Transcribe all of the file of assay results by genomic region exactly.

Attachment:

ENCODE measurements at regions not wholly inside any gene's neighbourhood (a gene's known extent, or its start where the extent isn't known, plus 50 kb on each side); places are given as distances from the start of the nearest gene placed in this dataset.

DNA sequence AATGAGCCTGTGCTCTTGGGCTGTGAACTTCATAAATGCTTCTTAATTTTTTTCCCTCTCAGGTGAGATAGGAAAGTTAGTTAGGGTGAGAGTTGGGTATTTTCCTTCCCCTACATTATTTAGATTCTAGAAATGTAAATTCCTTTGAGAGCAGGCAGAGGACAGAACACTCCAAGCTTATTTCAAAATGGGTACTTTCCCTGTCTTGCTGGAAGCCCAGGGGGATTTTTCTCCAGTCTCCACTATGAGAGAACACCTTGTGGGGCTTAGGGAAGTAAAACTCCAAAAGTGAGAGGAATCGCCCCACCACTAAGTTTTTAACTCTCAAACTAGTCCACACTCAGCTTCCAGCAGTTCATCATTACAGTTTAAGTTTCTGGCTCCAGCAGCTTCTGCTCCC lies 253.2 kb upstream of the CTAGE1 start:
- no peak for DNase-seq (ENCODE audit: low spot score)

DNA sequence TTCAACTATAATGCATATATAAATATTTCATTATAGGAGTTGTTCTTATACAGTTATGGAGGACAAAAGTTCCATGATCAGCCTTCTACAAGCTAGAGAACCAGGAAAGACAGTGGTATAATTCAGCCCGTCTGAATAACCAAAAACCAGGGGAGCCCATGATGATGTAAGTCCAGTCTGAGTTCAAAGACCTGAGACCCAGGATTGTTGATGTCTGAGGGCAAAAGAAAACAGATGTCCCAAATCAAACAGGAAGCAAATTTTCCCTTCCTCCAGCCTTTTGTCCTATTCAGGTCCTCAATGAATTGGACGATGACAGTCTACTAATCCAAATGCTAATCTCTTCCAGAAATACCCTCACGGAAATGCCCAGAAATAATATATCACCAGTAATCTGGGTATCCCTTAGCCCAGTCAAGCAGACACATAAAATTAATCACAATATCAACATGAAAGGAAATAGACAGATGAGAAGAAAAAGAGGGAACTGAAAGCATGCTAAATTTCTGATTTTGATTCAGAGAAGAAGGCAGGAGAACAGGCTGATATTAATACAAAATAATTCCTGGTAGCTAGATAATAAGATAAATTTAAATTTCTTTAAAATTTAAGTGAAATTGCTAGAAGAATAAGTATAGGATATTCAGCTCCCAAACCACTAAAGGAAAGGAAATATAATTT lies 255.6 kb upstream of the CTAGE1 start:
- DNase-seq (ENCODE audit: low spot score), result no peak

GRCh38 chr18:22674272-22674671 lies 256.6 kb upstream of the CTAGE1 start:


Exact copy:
ENCODE measurements at regions not wholly inside any gene's neighbourhood (a gene's known extent, or its start where the extent isn't known, plus 50 kb on each side); places are given as distances from the start of the nearest gene placed in this dataset.

DNA sequence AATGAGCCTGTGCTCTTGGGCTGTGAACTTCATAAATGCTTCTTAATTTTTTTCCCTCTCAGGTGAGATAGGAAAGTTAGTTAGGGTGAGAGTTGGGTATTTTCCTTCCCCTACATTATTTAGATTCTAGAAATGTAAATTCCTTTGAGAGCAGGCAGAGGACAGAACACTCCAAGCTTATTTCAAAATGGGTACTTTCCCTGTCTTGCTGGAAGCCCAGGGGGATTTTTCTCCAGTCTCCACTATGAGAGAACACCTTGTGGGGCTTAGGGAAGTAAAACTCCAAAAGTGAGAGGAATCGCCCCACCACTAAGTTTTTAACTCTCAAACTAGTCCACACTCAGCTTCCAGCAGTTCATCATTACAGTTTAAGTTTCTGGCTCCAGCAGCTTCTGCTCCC lies 253.2 kb upstream of the CTAGE1 start:
- no peak for DNase-seq (ENCODE audit: low spot score)

DNA sequence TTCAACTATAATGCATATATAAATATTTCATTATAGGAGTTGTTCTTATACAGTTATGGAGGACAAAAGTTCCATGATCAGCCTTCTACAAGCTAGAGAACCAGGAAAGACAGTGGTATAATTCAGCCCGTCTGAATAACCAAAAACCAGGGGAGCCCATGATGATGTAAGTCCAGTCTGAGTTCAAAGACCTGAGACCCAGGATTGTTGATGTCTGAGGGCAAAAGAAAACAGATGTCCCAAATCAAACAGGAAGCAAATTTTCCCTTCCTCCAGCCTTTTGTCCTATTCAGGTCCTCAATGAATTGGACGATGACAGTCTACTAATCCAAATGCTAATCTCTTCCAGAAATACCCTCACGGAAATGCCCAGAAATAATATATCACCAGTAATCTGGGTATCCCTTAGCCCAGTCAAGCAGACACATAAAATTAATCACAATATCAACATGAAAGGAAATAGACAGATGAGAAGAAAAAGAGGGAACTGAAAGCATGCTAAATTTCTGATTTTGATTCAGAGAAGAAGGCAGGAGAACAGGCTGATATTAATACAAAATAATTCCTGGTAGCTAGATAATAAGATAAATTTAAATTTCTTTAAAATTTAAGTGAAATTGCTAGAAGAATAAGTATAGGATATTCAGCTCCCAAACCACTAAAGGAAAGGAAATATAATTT lies 255.6 kb upstream of the CTAGE1 start:
- DNase-seq (ENCODE audit: low spot score), result no peak

GRCh38 chr18:22674272-22674671 lies 256.6 kb upstream of the CTAGE1 start: